The weapons that the game supplies come in three forms: lasers, missiles, and drones. Each of these uses its own unique ammunition, but mixing and matching in order to form an effective offensive strike is paramount. Knock down a hostile ship’s shields with a burst laser, ravage it’s systems with energy diminishing electricity, and then drive home the destruction with a missile. Then again, every player has their own tactic, and it’s important to try new things and experiment with the mechanics at hand. This combat flexibility is one factor that makes FTL’s replay value so robust.
While combat is a major aspect of the game, the gameplay would fall flat without the roguelike quality of its randomly generated solar and galactic maps. This is the meat of FTL’s dialogue and story. Every jump into an unknown territory is met by a randomly generated event, giving you context through text prompts. These events vary from battles, stores, slavers, colonies resisting a plague, shipwrecks, and much more. This randomization adds an element of surprise and mystery to an already vast galaxy. While these events are numerous, the time spent playing this game is massive, so they will become more and more repetitious with every playthrough. This is one of FTL’s major shortcomings, but they did add a great variety of random events that should remain fresh for the majority of your time spent with the game.
Pixelated overlays and nostalgic visuals are the game’s graphical mainstay. It’s not an achievement in visual technology, but it’s a design that’s charming. Its cuteness forms a comedic juxtaposition with the game’s gut-wrenching situational difficulty, and effectively makes you feel more at ease with it. If the game’s graphics were impressive, violent, and dark, it would almost feel too unbearable and bleak. Luckily, the overall character of the darling sprites lightens the overall mood, making the gameplay less taxing on your nerves.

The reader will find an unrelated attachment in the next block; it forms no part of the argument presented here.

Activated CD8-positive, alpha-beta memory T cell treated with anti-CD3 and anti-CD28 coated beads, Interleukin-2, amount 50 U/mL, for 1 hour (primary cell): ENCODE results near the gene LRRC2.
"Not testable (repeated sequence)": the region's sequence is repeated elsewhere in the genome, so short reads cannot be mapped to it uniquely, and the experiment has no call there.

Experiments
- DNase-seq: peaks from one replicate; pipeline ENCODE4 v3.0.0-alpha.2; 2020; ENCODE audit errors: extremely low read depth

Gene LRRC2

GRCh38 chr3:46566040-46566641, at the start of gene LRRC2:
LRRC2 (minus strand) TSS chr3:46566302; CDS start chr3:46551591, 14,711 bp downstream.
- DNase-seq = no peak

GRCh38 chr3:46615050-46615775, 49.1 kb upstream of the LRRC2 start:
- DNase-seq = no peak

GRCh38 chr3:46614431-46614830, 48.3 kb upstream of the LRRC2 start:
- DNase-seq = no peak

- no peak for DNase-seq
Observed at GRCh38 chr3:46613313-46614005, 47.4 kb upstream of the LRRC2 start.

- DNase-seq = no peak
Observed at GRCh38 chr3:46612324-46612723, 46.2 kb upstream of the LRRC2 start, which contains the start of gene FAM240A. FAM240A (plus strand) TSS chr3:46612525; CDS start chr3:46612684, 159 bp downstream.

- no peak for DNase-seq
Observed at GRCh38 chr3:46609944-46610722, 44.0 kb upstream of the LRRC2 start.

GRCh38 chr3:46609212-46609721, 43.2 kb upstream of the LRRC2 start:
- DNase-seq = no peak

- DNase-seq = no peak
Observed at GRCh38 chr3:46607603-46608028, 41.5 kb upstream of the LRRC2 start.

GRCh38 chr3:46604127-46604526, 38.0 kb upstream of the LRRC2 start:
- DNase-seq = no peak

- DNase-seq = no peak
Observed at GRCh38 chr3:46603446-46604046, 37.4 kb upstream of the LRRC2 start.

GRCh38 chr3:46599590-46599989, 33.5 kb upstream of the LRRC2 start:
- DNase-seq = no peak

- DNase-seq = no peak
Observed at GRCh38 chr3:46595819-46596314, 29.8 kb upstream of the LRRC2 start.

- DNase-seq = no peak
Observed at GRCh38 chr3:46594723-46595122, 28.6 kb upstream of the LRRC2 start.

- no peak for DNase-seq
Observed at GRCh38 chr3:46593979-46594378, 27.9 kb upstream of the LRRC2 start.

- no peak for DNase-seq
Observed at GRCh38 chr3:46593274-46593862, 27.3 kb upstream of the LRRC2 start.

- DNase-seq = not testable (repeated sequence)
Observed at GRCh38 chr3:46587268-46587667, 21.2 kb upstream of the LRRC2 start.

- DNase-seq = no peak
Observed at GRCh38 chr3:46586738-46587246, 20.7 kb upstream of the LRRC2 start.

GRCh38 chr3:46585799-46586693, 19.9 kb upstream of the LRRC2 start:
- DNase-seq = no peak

The replay value is only enhanced further by an unlockable catalogue of ships that vary in layout, equipment, and crew, which all influence the gameplay immensely. Alongside these unlockables are various achievements that range in difficulty and convenience. Overall, it’s an immense package for the $10 price point.
FTL stands out because of its comprehensible gameplay mechanics that couple with its roguelike qualities and intensive difficulty, rather than its graphical prowess. Jumping from sector to sector with diminishing fuel and ammunition reserves in search of a store can be nerve racking, but above all, exciting due to the game’s randomness. It’s a concoction that provokes excitement from chaos, and it demands multiple playthroughs in order to find a playstyle that suites you. Its roguelike mysteries only lend to its rewardingly tight, intense gameplay, and this drives home the demand for replay. It’s a steal for the price, and I’d suggest it to any gamer. So, go out and give it a try.
Civilization V has made a monster out of me. To be completely honest, I began my game with earnest, peaceful intentions, but boy, things change rapidly. My pacifist ways soon gave way to primal aggressions that reflect actual diplomatic dynamics that are, to be honest, paranoid and violent.
I started my Civilization’s foundation in a peaceful and deliberate fashion. I was careful not to tread on anyone’s toes, while remaining honest and good willed. My people were fed and content, the builders were busy and happy, and my productivity was skyrocketing; it was truly golden times (with many golden ages).
My one cog in the machine that wasn’t up to snuff was my army… it was dismal. Don’t get me wrong, I had an army, but it was beyond frail. To be honest, I didn’t think I needed one. People liked me, and my people were enjoying my rule. Hell, they even embraced my religion at home and in foreign lands. All seemed well, that is, until the incident.